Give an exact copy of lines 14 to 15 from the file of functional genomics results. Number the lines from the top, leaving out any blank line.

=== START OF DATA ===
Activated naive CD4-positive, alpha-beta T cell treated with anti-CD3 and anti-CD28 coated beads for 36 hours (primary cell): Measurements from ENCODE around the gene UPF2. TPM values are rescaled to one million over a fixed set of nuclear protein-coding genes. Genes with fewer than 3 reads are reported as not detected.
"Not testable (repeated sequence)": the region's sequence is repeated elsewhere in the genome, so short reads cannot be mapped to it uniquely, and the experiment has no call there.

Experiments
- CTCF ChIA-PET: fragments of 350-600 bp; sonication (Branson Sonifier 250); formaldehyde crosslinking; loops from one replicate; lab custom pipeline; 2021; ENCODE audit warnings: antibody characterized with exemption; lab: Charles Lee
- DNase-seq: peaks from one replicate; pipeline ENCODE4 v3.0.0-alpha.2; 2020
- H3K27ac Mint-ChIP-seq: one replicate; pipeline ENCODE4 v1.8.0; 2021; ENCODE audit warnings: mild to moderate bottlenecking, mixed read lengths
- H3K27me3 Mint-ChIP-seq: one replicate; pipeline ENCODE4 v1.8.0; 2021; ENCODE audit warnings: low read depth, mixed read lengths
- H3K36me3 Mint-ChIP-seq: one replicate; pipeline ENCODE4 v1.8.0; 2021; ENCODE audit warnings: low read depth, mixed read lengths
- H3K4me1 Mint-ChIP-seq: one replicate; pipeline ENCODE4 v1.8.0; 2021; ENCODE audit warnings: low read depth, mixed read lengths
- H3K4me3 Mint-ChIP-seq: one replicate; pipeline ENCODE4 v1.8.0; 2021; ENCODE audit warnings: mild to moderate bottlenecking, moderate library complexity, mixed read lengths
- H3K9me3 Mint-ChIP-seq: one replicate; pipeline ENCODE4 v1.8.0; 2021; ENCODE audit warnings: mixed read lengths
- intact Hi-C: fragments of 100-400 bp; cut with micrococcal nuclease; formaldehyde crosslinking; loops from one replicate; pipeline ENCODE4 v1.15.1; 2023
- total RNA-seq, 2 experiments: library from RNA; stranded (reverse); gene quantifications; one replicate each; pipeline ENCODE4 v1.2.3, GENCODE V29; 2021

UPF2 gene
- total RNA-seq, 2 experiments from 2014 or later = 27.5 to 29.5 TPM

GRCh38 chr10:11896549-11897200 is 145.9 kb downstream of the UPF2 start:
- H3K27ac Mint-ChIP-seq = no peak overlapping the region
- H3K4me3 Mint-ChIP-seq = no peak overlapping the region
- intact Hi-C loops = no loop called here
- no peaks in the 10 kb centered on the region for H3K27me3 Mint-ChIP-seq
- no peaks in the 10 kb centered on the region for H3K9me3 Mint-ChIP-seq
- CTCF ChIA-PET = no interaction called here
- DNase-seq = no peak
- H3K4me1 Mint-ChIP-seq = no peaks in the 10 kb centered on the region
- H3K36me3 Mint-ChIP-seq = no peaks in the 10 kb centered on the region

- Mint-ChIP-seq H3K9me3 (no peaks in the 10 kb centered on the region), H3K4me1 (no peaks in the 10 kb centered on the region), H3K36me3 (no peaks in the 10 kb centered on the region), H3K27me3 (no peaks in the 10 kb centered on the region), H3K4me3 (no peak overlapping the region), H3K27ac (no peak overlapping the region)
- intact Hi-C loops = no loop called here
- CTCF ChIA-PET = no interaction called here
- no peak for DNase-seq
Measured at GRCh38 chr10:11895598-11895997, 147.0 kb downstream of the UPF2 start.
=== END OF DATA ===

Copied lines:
UPF2 gene
- total RNA-seq, 2 experiments from 2014 or later = 27.5 to 29.5 TPM